How bureaucrats are killing small business
21 November 2014
Posted by: Author: Nazmeera Moola
Author: Nazmeera Moola (Investec Asset Management)
Simplifying tax regulations and company
registration procedures for small businesses would help the quest for job
creation a great deal
SA spends a lot of time talking about the need to
support entrepreneurship. Small businesses have been responsible for the
majority of private-sector job creation in the past two decades. In his
post-election May 2014 cabinet rejig, President Jacob Zuma created the ministry
of small business development.
In an address in late September, small business
development minister Lindiwe Zulu pointed out that "the recognition of the
importance of small and medium enterprises came at the right time, because the
economy is struggling and we need to upscale on SMMEs"..
She went on to discuss her plans to support small
business, which "will focus on educating business owners and
entrepreneurs, giving them access to information on potential markets and
connecting them with sources of financing as well as support structures".
There would also be more pressure on government departments to procure from
These are all excellent intentions. However, they
do not address the fundamental problem: increasing government bureaucracy that
makes it ever more difficult for small businesses to function.
SA’s increasing regulatory burden on SMEs has
become a pet peeve of mine, second only to the poor education system. The World
Bank’s 2015 Doing Business index was published two weeks ago. It points
out that the survey aims to shed light on "how easy or difficult it is for
a local entrepreneur to open and run a small to medium-size business when
complying with relevant regulations".
The latest survey (2014) shows SA slipped from 37th
to 43rd out of the 189 economies surveyed. Of the 10 major categories, the main
decline was in "access to credit", which fell 22 places. However,
there was also deterioration in "starting a business",
"registering property" and "resolving insolvency". All
three are critical for small businesses.
In the SA report, a graph was included of the
ranking in each of the 10 categories in 2010, 2014 and 2015. It stayed broadly
stable in seven of them, deteriorated a bit in "starting a business",
fell notably in "registering property" and plunged in "trading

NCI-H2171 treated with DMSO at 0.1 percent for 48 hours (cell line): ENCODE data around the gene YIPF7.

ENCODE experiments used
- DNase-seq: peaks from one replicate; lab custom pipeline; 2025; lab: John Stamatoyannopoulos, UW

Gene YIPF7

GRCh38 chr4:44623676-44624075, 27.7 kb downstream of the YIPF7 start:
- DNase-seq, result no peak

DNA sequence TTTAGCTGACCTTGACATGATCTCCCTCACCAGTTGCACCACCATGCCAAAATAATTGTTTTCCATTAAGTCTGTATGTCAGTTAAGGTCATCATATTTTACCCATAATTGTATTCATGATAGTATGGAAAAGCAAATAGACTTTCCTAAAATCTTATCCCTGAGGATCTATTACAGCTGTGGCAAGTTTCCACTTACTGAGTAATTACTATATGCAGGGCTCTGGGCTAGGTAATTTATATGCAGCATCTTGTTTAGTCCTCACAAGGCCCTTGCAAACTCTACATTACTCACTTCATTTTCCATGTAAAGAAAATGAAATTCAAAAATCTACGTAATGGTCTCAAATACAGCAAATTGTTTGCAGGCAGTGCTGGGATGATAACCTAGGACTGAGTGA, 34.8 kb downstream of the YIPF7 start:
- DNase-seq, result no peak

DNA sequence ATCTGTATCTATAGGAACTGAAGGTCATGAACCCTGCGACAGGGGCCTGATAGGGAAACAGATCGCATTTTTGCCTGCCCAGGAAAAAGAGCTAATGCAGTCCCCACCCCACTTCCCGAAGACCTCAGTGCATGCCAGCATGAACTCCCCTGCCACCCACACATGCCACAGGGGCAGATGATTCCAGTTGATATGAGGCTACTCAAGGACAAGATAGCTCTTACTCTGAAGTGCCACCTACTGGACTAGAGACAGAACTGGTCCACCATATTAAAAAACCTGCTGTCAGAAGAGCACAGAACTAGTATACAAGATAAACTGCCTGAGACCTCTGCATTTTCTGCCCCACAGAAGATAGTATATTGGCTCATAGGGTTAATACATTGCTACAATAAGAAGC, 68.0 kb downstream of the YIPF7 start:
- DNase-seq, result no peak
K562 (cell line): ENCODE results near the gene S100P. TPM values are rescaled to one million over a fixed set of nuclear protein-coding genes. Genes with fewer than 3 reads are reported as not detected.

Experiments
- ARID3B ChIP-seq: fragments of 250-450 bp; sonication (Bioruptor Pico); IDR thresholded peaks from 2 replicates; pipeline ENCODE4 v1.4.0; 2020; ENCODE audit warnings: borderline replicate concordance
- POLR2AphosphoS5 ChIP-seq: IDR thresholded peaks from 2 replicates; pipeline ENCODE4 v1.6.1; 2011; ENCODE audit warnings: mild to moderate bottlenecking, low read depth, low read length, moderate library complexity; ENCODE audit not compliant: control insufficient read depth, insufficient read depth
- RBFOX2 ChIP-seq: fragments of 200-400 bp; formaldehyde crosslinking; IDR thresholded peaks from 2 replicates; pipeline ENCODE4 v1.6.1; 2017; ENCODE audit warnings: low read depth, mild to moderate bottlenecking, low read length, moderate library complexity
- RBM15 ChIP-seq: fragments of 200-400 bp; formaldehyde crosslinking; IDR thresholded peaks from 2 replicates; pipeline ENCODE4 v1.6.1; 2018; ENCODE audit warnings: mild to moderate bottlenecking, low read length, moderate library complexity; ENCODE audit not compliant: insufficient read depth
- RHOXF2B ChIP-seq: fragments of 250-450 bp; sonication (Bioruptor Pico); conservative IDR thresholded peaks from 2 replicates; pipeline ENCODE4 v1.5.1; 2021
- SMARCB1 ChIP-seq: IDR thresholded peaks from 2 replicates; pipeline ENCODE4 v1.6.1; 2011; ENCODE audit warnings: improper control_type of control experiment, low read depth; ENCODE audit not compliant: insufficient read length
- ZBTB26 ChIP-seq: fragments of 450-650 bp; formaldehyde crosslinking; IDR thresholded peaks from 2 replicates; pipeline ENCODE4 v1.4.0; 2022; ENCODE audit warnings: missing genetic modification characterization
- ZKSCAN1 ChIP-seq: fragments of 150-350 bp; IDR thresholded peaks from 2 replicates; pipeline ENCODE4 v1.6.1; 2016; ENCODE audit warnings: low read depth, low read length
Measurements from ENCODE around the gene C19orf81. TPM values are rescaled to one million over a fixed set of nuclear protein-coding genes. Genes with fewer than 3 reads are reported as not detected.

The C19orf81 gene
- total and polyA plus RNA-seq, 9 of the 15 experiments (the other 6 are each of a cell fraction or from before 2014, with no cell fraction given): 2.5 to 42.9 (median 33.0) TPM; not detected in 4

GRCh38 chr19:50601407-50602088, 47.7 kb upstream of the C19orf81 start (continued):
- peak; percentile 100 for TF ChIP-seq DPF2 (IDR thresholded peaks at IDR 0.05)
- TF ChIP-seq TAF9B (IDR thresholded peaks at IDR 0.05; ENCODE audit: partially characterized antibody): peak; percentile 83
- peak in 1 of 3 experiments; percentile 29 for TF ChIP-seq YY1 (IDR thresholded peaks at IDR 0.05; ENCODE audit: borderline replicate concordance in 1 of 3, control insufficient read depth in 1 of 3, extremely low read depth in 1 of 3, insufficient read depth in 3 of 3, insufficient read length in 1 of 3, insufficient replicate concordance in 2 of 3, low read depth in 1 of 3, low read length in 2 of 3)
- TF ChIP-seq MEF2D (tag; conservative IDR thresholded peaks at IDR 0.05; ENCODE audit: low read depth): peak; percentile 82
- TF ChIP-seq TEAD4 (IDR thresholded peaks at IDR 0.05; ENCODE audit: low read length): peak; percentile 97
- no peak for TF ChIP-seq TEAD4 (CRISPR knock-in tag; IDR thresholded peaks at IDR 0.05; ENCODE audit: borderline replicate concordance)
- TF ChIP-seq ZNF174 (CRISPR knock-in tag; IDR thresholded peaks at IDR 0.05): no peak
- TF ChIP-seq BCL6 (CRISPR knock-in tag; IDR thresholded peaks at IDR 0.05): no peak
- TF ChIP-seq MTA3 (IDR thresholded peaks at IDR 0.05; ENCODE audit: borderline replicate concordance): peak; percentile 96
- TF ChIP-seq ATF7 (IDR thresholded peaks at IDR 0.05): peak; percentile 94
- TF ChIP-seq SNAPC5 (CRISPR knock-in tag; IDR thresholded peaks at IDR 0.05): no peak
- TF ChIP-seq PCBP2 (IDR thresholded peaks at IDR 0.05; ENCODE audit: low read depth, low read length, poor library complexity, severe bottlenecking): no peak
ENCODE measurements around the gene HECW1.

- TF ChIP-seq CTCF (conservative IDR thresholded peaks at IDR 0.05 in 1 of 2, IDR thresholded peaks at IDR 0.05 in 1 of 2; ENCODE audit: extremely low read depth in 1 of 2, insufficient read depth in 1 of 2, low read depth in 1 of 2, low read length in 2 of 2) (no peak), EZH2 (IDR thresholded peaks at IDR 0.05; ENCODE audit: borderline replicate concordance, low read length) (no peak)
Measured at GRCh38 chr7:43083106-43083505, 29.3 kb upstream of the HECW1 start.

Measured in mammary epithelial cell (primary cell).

For a small, open economy far away from its
suppliers and customers, this is a major problem. SA ranks 100th in the world
in this category, due mainly to cumbersome bureaucratic documentation
requirements and onerous customs procedures.
Therefore minister Zulu would be far more useful to
small businesses if she focused on two areas. First, convince her colleagues in
the Department of Trade and Industry (DTI) that cumbersome regulation, however
well intentioned, will strangle small businesses and thus job growth. Every
piece of regulation that the DTI produces should be vetted by a panel of
experts who understand small businesses. There are plenty of retired small
business owners who could provide real-world insights often sorely lacking when
regulations are compiled.
The second area Zulu should focus on is the SA
Revenue Service (SARS). A
July 2013 research paper from the University of Pretoria found
"SARS has only partially addressed the complexity of the tax law, the lack
of software to assist small businesses with their record-keeping and the
compliance burden associated with provisional tax".
This tied in with an older EY survey of accountants
and bookkeepers who service SMEs. It found "penalties and interest
incorrectly raised by SARS is the most burdensome aspect of this tax. In such
cases, small businesses invariably have to incur the additional costs of a tax
practitioner to ensure the matter is resolved."
Singapore tops the survey, followed by many
developed economies. However, South Korea ranks fifth, Malaysia 18th, Thailand
26th and Mauritius 28th. Simplifying tax regulations and company registration
procedures for SA small businesses would help a great deal.
This article first appeared on rdm.co.za.